Urbanisation Negative Effects

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With more than half the world’s population now living in urban areas (54 per cent), (World Urbanization Prospects, 2014), many experts believe urbanisation is a major contributor of unsustainable resource demands in addition to contributing to rising levels of greenhouse gas (GHG) emissions. Meanwhile, in developing nations, urbanization has long outstripped local governments’ capacities as seen in the high proportion of the urban population living in poor standards, sanitation, healthcare, air pollution, overcrowding and education. (Satterthwaite, 2011). This essay aims to discuss effects of urbanisation that are positive and negative in nature and examine different types of urbanization which are notably reurbanization, suburbanization, counter-urbanization,…show more content…
These include the unprecedented levels of unemployment, overcrowding, an acute shortage of housing, poverty, healthcare problems and deviant behavior amongst urban population (crime, violence, alcoholism, drug addiction), and, finally, the problem of environmental impact (UNPD, 2015). The public in general is inclined to believe that urbanization negatively affects the environment (Stiling, 2012) and there are many conquering views that colossal and drastic increase in the number of cities is one of the main contributor of the planet 's global ecosystem’s environmental degradation (Bornkamm, Lee and Seaward, 1982; O 'Brien and Western, 1976; Gaston,…show more content…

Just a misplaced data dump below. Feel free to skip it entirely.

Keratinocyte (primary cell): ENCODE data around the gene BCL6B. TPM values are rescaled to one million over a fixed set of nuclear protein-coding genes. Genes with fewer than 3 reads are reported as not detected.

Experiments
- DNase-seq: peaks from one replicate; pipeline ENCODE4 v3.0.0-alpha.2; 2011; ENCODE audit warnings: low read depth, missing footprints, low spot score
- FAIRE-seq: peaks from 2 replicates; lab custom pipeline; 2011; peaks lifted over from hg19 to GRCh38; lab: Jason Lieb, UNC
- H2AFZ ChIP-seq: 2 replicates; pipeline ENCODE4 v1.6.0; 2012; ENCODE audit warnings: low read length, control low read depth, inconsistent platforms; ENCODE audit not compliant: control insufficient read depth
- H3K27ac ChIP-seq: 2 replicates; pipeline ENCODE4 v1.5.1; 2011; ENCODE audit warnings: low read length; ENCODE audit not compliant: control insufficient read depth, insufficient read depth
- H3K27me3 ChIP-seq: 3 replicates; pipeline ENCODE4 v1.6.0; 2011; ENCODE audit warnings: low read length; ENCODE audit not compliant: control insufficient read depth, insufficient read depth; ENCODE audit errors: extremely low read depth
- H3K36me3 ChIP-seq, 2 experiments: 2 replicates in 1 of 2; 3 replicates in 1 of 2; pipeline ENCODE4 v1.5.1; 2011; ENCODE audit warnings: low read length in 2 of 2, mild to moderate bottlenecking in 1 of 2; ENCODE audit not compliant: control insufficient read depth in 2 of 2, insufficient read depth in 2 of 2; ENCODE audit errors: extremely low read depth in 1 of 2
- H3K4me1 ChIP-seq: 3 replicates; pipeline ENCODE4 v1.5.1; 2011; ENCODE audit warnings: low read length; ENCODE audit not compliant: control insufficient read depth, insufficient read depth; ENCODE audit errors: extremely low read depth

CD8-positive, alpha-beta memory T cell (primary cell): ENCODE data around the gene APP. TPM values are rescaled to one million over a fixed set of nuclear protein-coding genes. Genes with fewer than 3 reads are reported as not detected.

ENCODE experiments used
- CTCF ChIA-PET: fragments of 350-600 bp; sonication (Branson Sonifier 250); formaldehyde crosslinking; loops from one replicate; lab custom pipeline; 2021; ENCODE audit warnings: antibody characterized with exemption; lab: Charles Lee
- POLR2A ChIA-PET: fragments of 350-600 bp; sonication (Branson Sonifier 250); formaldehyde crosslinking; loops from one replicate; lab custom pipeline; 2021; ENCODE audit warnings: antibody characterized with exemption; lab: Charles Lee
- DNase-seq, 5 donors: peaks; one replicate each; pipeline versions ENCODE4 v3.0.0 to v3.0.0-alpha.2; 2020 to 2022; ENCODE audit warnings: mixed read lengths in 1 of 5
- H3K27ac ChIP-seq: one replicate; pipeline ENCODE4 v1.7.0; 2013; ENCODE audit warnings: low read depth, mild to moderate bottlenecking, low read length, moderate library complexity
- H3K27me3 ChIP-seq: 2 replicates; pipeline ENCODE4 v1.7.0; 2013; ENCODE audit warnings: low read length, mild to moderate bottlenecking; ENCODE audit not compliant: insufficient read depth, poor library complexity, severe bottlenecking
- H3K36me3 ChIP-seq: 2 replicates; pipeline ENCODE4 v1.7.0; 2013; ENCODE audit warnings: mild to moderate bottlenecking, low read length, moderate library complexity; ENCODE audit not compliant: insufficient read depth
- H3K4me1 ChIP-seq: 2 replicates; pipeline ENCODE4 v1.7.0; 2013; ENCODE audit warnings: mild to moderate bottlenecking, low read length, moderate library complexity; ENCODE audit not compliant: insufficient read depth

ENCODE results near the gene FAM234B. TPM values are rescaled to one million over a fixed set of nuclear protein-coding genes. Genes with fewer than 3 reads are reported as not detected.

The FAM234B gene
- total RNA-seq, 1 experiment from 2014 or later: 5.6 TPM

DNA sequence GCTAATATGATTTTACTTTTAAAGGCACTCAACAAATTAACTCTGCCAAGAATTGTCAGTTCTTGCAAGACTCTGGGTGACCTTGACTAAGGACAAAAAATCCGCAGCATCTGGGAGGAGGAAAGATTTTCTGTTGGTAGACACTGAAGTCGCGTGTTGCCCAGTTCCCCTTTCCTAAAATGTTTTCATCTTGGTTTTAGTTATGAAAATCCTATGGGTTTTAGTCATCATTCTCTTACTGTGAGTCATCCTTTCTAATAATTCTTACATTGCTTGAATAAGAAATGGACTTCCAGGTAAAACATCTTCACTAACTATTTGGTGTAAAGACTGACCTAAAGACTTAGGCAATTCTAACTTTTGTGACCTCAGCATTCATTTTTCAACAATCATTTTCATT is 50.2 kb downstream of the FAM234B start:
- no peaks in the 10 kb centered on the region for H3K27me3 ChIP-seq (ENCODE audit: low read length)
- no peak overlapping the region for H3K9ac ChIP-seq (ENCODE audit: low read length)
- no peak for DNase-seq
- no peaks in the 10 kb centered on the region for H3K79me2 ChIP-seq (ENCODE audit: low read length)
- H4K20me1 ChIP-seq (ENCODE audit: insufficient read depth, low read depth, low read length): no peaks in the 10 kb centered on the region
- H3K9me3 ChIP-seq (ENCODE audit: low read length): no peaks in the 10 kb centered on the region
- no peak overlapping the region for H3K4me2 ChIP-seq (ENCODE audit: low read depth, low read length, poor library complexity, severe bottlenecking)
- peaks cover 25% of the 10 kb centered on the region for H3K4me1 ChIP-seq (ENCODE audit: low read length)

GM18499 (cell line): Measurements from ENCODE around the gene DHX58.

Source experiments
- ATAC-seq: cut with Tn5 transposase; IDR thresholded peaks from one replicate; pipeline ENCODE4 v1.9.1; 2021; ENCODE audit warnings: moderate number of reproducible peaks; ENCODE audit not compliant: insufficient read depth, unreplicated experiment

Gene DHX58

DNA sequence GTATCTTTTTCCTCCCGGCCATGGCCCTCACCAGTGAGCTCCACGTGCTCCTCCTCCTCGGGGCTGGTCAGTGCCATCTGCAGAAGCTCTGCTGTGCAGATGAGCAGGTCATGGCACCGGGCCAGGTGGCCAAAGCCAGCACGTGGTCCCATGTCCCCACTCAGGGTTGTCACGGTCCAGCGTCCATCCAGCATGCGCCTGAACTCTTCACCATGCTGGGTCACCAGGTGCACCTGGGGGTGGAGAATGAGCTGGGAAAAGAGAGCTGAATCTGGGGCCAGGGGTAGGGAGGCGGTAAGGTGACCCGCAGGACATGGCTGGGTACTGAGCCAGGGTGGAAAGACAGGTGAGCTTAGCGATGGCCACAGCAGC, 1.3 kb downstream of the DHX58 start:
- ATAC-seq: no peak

It is a reaction to the era of the haphazard expansion of suburbs, which fractured communities, and caused social distance, as well as had severe environmental effects. It involves changing from basing the design around cars towards one where pedestrian and transit-centric, walkable, mixed-use communities are enabled. The purpose of this paper was to describe effects of broad patterns of spatial change and highlight the pertinent implications affecting the environment. It is beyond the scope of this essay to consider the socio-economic aspects and how they in turn affect the environment. As previously mentioned, new urbanism is a proposed solution to this problem. Hypotheses for new urbanism include integrating people and places into dense, vibrant communities, and decreasing dependency on vehicular transportation as the primary mode of transit and the omnipresence of renewable energy sources. The critical challenge over the next 30 years will be to embrace the positive effects of agglomeration due to urbanization. How local authorities respond to this challenge by recognizing and confronting the negative effects of urbanization will shape patterns of provincial and nationwide development, as well as the socio-political stability of many

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